November 27th, 2020

Flu shots are more important than ever


By Jensen, Randy on October 20, 2020.

Alissa Mix holds her son Daxton's hand as his sisters Trinity and Rebecca wait for their turn for a flu shot from public health nurse Carol Nagel during an influenza immunization clinic last year. Herald file photo by Ian Martens @IMartensHerald

Ian Martens

Lethbridge Herald

imartens@lethbridgeherald.com

Getting a flu shot this year is more important than ever amid current health-care efforts to fight the COVID-19 pandemic.

That’s the message Alberta Health Services is sending out as this season’s influenza immunization campaign began on Monday.

“Now more than ever, we all need to get immunized against influenza,” said Dr. Kristin Klein, Medical Officer of Health for the AHS Provincial Immunization Program.

“We’ve experienced a pandemic this year already and we all need to do our part to prevent influenza by getting immunized.”

The year’s immunization campaign focuses on protecting vulnerable Albertans while also making an effort to keep influenza from adding to the challenges already being faced by the health-care system.

“By keeping the number of influenza cases and outbreaks low we can help protect at-risk Albertans. We can also help our health-care workers focus on the COVID-19 response,” said Klein.

While the vaccine is available free of charge to all Albertans six months of age and over, COVID-19 precautions have changed the options for getting immunized.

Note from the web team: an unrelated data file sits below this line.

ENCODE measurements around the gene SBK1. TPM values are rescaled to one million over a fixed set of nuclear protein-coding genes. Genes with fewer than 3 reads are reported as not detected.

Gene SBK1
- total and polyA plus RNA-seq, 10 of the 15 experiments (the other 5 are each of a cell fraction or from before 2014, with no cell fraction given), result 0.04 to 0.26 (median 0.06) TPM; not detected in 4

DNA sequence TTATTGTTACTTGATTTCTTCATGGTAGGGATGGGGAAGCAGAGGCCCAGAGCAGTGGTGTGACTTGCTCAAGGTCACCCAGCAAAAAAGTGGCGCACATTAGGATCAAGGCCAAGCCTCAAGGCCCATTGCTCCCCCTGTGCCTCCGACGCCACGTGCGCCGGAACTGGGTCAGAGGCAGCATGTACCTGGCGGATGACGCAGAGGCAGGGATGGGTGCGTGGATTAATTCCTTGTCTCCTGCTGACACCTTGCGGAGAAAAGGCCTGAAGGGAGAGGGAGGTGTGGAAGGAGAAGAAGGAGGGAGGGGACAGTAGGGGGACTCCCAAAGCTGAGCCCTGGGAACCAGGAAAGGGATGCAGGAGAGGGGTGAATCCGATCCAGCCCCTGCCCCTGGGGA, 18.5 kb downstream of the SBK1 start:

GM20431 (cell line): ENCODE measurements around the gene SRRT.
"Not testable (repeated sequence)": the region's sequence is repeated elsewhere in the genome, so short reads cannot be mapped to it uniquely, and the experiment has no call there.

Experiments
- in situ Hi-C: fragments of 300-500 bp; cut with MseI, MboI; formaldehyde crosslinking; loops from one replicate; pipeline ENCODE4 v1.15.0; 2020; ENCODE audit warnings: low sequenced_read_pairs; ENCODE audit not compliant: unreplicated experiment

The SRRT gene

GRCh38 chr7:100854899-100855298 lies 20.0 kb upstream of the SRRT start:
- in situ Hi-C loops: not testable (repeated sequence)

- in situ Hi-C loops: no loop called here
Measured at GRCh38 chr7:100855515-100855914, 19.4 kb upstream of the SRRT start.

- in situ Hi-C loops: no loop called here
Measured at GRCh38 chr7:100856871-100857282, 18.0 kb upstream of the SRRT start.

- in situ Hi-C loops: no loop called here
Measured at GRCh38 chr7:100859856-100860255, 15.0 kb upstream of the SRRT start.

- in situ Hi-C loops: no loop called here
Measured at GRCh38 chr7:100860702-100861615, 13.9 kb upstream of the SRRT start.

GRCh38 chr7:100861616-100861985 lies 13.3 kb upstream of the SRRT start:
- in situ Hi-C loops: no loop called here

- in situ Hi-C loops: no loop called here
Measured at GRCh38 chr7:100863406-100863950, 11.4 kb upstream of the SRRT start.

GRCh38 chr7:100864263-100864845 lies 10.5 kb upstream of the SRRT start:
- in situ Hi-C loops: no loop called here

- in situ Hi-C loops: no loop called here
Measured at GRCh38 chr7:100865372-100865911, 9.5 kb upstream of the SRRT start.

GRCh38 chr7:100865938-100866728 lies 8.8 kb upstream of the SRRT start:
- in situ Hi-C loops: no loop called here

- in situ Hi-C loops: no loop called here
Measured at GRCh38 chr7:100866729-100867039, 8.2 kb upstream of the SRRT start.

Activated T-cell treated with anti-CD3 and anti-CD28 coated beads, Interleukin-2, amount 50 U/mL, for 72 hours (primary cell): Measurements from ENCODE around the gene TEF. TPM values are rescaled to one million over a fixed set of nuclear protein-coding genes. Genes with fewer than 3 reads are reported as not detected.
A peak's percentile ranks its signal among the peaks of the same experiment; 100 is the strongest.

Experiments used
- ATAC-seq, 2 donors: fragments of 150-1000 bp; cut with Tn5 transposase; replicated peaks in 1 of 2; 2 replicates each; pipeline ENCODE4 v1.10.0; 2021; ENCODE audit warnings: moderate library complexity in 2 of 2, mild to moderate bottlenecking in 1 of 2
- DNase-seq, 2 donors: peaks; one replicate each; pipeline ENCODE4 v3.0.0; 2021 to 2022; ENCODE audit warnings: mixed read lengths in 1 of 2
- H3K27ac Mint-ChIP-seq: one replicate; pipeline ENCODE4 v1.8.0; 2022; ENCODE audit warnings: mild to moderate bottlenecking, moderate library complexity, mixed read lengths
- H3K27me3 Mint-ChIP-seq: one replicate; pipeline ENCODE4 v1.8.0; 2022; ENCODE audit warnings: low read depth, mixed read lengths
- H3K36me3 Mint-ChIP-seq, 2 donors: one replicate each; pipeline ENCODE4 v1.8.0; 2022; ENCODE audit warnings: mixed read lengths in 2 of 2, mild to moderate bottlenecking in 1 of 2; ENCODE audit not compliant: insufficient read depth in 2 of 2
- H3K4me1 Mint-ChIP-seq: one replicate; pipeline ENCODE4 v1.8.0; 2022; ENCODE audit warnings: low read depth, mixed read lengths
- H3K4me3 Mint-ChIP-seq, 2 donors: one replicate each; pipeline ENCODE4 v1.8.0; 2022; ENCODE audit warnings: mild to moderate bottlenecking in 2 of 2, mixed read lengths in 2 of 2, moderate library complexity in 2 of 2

Public health clinics will now be limited to children under five years of age and their immediate families or household members. In addition, this service is now only available by appointment, which can be booked through http://www.ahs.ca/influenza.

For those five year of age and older, immunization is being made available through pharmacies and doctors’ offices. Residents are asked to call ahead to check availability and if appointments are required.

A high-dose influenza vaccine is also being directly offered to residents who are 65 years and older in provincially funded long-term care facilities.

The province has reported to have ordered nearly 2 million doses of influenza vaccine. Klein says that amount is enough to immunize 45 per cent of the population, a goal well over last year’s rate of 33 per cent.

“My goal as a Medical Officer of Health is to use up all of those doses and to have everybody that could have a vaccine have it,” said Klein.

The province’s aim is to encourage immunization while maintaining pandemic precautions.

“It is important to get it earlier in the season, but obviously if there’s a lot of demand we’re going to have to make sure that physical distancing is still in place and people are booking those appointments, because both are pieces that we need to do to keep people safe.”

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